Lead colleagues to evaluate the effectiveness of learning and teaching programs differentiated for the specific learning needs of students across the full range of abilities.

2.1 Content and teaching strategies of the teaching area

Lead initiatives within the school to evaluate and improve knowledge of content and teaching strategies and demonstrate exemplary teaching of subjects using effective, research-based learning and teaching programs.

2.5 Literacy and numeracy strategies

Monitor and evaluate the implementation of teaching strategies within the school to improve students’ achievement in literacy and numeracy using research-based knowledge and student data.

3.3 Use teaching strategies

Work with colleagues to review, modify and expand their repertoire of teaching strategies to enable students to use knowledge, skills, problem solving and critical and creative thinking.

3.6 Evaluate and improve teaching programs

Conduct regular reviews of teaching and learning programs using multiple sources of evidence including: student assessment data, curriculum documents, teaching practices and feedback from parents/ carers, students and colleagues.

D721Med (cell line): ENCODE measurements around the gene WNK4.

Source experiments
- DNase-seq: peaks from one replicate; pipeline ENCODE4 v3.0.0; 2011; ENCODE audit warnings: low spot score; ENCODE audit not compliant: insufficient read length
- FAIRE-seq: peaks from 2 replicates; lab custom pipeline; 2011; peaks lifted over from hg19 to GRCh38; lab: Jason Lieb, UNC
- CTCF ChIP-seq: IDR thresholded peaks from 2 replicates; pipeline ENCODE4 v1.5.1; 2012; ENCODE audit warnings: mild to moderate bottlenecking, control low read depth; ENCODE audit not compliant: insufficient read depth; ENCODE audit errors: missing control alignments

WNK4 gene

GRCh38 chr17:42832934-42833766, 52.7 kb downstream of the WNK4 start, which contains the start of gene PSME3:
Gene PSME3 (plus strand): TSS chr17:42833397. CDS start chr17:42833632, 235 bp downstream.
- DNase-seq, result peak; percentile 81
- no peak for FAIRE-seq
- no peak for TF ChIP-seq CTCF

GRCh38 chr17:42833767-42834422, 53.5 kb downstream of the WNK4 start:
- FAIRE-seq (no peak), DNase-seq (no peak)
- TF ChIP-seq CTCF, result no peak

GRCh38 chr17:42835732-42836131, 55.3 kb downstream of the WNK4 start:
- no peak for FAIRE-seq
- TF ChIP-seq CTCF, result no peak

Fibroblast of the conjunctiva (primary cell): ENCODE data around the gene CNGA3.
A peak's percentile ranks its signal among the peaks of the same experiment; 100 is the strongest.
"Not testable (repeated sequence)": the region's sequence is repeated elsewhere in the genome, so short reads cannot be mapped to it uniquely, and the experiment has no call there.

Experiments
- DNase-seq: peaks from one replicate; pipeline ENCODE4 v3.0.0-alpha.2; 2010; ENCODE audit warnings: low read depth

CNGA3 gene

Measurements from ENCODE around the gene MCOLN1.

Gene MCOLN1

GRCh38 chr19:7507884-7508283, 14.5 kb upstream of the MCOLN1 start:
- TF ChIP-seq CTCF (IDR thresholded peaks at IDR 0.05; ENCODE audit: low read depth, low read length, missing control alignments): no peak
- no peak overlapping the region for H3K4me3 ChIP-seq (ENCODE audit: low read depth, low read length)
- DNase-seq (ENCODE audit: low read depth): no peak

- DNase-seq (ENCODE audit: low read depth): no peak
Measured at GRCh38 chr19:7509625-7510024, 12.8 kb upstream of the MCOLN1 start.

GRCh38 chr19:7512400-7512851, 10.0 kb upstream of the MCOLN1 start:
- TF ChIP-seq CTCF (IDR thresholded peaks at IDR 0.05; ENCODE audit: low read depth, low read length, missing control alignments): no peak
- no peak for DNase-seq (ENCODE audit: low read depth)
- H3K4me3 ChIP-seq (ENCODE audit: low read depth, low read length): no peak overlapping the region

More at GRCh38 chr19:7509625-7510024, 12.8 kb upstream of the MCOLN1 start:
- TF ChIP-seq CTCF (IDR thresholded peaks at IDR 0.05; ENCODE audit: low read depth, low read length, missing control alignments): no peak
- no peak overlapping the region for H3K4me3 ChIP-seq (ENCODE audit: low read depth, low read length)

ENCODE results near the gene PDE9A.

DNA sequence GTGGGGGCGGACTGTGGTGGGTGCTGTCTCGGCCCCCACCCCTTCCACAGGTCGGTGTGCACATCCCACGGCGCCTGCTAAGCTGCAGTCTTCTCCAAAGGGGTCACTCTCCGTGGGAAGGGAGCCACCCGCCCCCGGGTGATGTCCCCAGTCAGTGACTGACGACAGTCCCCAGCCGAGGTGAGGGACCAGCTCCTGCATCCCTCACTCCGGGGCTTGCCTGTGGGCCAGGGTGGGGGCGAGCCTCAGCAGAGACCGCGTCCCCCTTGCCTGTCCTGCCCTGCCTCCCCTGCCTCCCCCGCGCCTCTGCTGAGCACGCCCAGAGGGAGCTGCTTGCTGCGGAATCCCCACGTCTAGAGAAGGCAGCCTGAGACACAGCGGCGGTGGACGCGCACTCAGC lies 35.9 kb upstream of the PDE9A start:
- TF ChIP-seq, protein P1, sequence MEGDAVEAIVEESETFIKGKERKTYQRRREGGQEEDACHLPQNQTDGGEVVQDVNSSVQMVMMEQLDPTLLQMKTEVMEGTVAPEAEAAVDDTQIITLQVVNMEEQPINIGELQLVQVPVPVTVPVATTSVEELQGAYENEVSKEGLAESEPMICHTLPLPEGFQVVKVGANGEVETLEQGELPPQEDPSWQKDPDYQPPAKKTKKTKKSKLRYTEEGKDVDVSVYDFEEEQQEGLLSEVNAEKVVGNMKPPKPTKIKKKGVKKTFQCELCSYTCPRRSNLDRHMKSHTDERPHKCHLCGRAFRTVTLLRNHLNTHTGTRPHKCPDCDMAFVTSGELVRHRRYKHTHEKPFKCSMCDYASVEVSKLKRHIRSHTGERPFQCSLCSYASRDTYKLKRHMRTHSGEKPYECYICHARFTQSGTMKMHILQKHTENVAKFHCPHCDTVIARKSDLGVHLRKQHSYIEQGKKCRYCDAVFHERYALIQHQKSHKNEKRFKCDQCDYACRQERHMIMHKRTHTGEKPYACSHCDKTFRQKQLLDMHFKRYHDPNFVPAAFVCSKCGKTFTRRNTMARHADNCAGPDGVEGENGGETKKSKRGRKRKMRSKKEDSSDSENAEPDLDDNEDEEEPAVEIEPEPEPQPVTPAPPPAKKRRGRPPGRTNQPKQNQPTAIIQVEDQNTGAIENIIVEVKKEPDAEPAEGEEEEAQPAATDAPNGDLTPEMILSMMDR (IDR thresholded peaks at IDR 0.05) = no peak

5.2 Provide feedback to students on their learning

Model exemplary practice and initiate programs to support colleagues in applying a range of timely, effective and appropriate feedback strategies.


Topics will include:

  • Reading comprehension theories and components
  • Comprehension in simple (and not so simple) view of reading
  • Understanding the relationships between spoken and written language
  • Components of reading comprehension (e.g., word reading accuracy and fluency, vocabulary, content knowledge, inference generation)


  • Evidence-based reading comprehension instruction
  • Teaching techniques and strategies and (e.g., summarising, reciprocal teaching, text structure knowledge)